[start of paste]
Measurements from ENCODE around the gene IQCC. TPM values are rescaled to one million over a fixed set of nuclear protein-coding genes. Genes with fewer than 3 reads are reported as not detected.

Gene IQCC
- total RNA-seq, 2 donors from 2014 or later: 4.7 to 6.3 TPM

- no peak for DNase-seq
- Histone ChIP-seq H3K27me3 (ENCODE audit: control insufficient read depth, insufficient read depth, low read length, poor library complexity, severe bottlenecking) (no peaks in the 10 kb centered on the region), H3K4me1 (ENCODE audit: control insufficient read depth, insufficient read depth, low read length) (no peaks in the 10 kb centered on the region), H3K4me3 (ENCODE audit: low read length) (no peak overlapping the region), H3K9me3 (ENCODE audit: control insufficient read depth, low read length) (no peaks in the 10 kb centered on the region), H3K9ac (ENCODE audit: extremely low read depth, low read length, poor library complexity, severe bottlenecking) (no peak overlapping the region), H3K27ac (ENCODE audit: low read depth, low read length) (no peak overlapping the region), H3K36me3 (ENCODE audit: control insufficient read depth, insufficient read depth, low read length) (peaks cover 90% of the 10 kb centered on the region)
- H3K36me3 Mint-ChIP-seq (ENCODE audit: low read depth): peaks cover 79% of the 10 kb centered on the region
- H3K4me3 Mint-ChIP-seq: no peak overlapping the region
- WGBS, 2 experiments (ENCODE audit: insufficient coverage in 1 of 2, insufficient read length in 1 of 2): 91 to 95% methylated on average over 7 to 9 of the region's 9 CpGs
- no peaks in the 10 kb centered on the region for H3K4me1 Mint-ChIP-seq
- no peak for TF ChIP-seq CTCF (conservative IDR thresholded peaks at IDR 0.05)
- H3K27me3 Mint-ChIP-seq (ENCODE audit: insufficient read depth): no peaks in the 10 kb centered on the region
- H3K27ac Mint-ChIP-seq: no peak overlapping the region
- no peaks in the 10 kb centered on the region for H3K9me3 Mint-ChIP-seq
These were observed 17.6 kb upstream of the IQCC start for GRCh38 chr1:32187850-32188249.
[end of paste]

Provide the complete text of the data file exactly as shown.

Measurements from ENCODE around the gene IQCC. TPM values are rescaled to one million over a fixed set of nuclear protein-coding genes. Genes with fewer than 3 reads are reported as not detected.

Gene IQCC
- total RNA-seq, 2 donors from 2014 or later: 4.7 to 6.3 TPM

- no peak for DNase-seq
- Histone ChIP-seq H3K27me3 (ENCODE audit: control insufficient read depth, insufficient read depth, low read length, poor library complexity, severe bottlenecking) (no peaks in the 10 kb centered on the region), H3K4me1 (ENCODE audit: control insufficient read depth, insufficient read depth, low read length) (no peaks in the 10 kb centered on the region), H3K4me3 (ENCODE audit: low read length) (no peak overlapping the region), H3K9me3 (ENCODE audit: control insufficient read depth, low read length) (no peaks in the 10 kb centered on the region), H3K9ac (ENCODE audit: extremely low read depth, low read length, poor library complexity, severe bottlenecking) (no peak overlapping the region), H3K27ac (ENCODE audit: low read depth, low read length) (no peak overlapping the region), H3K36me3 (ENCODE audit: control insufficient read depth, insufficient read depth, low read length) (peaks cover 90% of the 10 kb centered on the region)
- H3K36me3 Mint-ChIP-seq (ENCODE audit: low read depth): peaks cover 79% of the 10 kb centered on the region
- H3K4me3 Mint-ChIP-seq: no peak overlapping the region
- WGBS, 2 experiments (ENCODE audit: insufficient coverage in 1 of 2, insufficient read length in 1 of 2): 91 to 95% methylated on average over 7 to 9 of the region's 9 CpGs
- no peaks in the 10 kb centered on the region for H3K4me1 Mint-ChIP-seq
- no peak for TF ChIP-seq CTCF (conservative IDR thresholded peaks at IDR 0.05)
- H3K27me3 Mint-ChIP-seq (ENCODE audit: insufficient read depth): no peaks in the 10 kb centered on the region
- H3K27ac Mint-ChIP-seq: no peak overlapping the region
- no peaks in the 10 kb centered on the region for H3K9me3 Mint-ChIP-seq
These were observed 17.6 kb upstream of the IQCC start for GRCh38 chr1:32187850-32188249.